We don’t invest for the future, we rent for the next three years. That’s how tech works.
Marketing doesn’t change
Here’s the cool bit. While the tools and tech of marketing are increasing exponentially, our fundamental principles don’t change. Product, Promotion, Place and Price.
Just make something people want. Make sure they know about it. Make it easy to buy. And charge as much as you can before they say no. It’s super simple stuff. And tech can really help in lots of ways. But the point of the marketing is the marketing. The tech is just tools in the shed.
People don’t change
Here’s the other variable. Humans. Eight billion and counting. Five million in New Zealand. And after several million years on the planet, we haven’t changed all that much. We want to feel safe, we like to be happy and we love a little hope for tomorrow.
All eight billion of us, pretty much the same and scarily consistent. What are the odds of that? We love, we laugh, we sleep, and repeat. All of us. Every day.
That’s why we’re so easy to sell to. Just make something we want, let us know it’s out there, make it easy to buy it and let’s have a chat about price.
And for all the micro-targeting, data collecting and innovating at the pace of culture, we’re still the bloody same. Just make something I want. Let me know it’s out there. Make it easy to buy. And cut me a deal.
Placing your bets on people
Don’t get me wrong, I love technology. I’ve been a nerd since before I remember. Programmed my first bot on a 32K Acorn sometime last century. And the things tech can do are incredible. The future is paved in bytes.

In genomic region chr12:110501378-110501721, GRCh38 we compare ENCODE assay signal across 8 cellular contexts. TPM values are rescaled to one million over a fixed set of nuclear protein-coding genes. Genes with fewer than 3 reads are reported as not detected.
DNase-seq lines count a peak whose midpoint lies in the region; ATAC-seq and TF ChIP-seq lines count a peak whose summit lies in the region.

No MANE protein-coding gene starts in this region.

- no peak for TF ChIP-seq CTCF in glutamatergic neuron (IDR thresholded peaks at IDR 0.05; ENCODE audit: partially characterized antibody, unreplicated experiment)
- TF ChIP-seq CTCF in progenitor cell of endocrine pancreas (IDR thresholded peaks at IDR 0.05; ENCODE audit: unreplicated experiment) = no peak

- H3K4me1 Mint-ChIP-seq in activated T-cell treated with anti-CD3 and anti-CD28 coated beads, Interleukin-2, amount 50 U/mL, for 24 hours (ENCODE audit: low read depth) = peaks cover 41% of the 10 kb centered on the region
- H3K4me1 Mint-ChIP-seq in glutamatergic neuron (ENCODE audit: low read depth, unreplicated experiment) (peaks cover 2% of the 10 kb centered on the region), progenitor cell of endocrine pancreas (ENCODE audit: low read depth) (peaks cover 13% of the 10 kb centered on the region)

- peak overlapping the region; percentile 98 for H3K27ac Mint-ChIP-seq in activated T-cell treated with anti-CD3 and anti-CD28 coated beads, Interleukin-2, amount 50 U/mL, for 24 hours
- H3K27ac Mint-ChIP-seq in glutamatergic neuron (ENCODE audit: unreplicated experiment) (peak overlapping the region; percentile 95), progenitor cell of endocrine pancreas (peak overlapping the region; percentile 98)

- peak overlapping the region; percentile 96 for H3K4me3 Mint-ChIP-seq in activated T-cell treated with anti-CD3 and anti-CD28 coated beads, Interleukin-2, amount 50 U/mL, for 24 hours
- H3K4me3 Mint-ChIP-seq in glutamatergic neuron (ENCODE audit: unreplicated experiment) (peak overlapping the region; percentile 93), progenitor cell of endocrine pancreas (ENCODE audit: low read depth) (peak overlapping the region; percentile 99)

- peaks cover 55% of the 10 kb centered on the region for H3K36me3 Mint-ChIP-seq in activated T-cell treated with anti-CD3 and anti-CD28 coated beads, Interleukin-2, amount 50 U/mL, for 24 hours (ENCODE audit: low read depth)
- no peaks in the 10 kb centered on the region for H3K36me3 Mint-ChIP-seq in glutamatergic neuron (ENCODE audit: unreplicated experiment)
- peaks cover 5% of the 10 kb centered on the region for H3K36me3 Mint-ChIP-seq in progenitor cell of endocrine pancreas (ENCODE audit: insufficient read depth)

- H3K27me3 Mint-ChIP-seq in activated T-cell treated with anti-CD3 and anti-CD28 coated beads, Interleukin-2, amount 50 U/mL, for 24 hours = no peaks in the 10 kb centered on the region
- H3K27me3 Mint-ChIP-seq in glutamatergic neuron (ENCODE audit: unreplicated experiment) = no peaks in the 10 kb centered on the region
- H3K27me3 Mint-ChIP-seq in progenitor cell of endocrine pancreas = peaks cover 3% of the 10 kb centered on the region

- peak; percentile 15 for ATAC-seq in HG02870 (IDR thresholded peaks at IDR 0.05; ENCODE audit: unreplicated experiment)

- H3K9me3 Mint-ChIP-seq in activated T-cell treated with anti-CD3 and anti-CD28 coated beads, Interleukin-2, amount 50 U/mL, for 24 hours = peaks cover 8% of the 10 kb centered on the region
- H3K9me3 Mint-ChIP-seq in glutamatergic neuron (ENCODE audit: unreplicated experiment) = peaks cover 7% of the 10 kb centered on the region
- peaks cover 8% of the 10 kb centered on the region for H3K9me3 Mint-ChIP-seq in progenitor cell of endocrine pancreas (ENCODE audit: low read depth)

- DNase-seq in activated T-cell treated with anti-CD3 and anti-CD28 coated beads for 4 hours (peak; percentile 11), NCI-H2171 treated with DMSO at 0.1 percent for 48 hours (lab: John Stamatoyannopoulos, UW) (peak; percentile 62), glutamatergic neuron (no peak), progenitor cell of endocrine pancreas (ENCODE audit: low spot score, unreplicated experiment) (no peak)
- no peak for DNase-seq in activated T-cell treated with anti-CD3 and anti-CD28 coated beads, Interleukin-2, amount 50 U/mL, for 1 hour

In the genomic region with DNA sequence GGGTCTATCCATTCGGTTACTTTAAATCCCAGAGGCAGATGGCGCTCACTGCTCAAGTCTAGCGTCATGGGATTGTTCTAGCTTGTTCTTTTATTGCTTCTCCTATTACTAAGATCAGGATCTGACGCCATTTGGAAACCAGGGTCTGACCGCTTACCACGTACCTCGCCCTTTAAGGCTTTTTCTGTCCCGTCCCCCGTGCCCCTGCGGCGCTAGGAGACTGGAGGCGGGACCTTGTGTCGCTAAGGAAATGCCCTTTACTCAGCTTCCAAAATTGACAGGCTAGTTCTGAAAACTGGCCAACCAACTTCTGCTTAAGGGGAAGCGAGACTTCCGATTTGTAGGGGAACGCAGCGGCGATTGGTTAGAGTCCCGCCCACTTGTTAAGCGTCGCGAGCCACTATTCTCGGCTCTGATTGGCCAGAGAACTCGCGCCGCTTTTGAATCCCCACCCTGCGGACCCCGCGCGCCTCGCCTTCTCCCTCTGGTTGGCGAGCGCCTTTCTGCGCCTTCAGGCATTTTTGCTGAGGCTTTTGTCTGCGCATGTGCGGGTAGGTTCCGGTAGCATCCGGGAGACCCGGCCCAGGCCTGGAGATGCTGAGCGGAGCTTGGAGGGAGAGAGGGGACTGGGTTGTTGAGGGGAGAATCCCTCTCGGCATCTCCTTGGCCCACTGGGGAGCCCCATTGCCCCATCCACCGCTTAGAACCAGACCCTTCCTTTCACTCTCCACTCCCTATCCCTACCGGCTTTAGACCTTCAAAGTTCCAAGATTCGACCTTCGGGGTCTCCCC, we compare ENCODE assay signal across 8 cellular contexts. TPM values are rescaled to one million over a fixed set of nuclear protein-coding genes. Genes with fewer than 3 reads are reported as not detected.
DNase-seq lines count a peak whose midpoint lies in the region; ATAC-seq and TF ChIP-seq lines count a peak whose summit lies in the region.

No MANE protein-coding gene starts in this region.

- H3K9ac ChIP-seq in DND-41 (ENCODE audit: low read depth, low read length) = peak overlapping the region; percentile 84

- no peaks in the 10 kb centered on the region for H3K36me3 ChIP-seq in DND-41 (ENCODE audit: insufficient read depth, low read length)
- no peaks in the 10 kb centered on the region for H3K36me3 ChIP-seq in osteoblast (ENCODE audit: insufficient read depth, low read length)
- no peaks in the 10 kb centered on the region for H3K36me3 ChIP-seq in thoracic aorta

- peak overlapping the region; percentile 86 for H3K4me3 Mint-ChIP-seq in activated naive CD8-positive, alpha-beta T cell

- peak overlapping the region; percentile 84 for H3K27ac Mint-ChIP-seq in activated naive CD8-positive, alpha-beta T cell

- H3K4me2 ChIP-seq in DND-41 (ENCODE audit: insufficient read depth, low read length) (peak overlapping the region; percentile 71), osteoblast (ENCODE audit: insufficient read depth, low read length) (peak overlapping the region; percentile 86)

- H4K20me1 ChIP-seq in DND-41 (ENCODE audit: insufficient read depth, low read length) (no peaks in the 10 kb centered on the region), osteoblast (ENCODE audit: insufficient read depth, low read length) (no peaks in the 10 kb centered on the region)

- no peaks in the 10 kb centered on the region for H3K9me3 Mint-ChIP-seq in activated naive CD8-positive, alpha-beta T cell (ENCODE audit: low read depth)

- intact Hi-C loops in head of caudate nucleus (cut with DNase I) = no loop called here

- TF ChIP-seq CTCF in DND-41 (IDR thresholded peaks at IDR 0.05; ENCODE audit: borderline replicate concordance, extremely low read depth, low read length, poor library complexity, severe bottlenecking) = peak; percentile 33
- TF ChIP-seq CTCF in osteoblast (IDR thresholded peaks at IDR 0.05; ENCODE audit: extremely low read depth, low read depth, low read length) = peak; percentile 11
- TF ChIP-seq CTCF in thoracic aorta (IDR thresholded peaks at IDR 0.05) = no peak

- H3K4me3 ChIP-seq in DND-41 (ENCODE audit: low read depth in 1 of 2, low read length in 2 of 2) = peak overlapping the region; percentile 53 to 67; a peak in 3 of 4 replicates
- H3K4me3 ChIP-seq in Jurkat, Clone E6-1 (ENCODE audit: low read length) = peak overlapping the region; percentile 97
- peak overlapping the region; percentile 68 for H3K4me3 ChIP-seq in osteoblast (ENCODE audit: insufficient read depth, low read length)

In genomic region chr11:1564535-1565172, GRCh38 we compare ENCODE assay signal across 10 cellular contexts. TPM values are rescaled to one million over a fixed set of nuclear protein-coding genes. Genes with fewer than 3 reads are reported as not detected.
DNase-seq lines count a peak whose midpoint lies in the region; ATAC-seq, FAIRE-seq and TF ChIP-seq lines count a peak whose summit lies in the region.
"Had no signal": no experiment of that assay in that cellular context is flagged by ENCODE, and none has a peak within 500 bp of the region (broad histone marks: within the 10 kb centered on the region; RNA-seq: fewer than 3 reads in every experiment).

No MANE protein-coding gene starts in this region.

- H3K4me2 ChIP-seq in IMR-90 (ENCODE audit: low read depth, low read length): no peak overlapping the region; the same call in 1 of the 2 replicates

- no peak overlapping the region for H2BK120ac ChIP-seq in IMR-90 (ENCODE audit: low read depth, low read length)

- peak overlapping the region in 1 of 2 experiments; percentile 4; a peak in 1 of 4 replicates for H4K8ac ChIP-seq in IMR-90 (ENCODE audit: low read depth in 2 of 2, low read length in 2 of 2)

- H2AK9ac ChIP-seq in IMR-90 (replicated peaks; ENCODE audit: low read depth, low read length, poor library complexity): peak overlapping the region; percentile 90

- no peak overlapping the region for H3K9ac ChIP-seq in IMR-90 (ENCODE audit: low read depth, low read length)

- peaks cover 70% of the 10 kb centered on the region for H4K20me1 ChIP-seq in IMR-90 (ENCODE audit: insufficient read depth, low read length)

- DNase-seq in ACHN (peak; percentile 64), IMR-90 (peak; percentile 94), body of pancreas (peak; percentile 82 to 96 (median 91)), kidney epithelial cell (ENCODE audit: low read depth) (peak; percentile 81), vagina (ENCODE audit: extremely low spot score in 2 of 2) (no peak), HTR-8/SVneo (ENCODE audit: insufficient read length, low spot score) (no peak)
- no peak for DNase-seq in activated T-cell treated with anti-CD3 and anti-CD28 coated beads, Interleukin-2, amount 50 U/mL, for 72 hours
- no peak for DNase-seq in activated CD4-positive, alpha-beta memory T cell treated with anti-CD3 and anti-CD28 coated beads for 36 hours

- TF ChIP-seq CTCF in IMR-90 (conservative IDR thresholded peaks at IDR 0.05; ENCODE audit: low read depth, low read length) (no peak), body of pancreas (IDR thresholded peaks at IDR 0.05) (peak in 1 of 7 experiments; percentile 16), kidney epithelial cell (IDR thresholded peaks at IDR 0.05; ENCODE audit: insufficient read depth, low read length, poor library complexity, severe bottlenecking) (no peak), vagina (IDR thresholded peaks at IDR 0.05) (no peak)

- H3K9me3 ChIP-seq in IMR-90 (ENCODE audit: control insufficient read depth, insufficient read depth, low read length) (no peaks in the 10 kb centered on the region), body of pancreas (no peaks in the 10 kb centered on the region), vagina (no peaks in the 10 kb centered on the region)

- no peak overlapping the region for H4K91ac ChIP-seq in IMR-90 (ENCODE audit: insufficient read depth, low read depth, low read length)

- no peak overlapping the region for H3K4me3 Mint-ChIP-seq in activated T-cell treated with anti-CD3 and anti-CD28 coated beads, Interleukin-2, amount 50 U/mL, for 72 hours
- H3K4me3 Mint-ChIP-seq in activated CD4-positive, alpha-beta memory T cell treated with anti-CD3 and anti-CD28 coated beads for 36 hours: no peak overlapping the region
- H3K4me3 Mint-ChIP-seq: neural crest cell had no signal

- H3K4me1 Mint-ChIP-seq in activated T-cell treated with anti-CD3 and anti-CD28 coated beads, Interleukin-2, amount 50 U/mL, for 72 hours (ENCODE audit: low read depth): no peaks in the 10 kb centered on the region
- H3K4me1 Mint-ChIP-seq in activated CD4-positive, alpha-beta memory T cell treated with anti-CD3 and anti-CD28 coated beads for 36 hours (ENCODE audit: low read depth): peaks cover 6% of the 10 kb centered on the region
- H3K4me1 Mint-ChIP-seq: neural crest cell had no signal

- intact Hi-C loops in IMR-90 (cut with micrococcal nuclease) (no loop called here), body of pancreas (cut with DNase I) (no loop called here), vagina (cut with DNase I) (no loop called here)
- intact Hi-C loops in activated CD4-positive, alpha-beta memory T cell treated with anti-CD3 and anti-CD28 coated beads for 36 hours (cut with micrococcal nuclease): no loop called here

But that future will be lived by humans. And we know what humans do, we know what humans like. And the tech lives around us, but it isn’t who we are.
So should we place all bets on promise of the innovation, knowing it will change in the next four years? Or should we double down on millions of years of humans who still do what they’ve always done in the way they always do. It’s easy to see the safe bet.
Stacking the deck in your favour
To win big on technology you need talent and luck. Just pick the right six numbers, weight the balls the perfect way and wait for the money to roll in. Jackpot. But winning with people is more like tossing a coin. You won’t get all of them. But odds are, you’ll get half the people half the time and keep making money.
Then stack your deck with the four Ps of marketing and you’ll probably do even better. Just get a good product. Do some promotion. Find a place where it’s easy to buy it and nail a great price.
Let’s be clear, it’s not a competition. Nobody thinks the answer is people or tech. But in the balance of probabilities, where should you focus most? Will you get better returns from the promise of new technology? Or could you grow just as fast betting on the consistency of humans?
In other words, should you double-down your bets on the big win of a shiny new toy? Or pick a dead-cert at the races? I reckon the best bet is a bob each-way. But hot tip on 3:15 at Ellerslie. The horse you want to back is known as ‘Four Ps’.
This article was originally published in the Dec/Jan 2021 issue of NZ Marketing mag.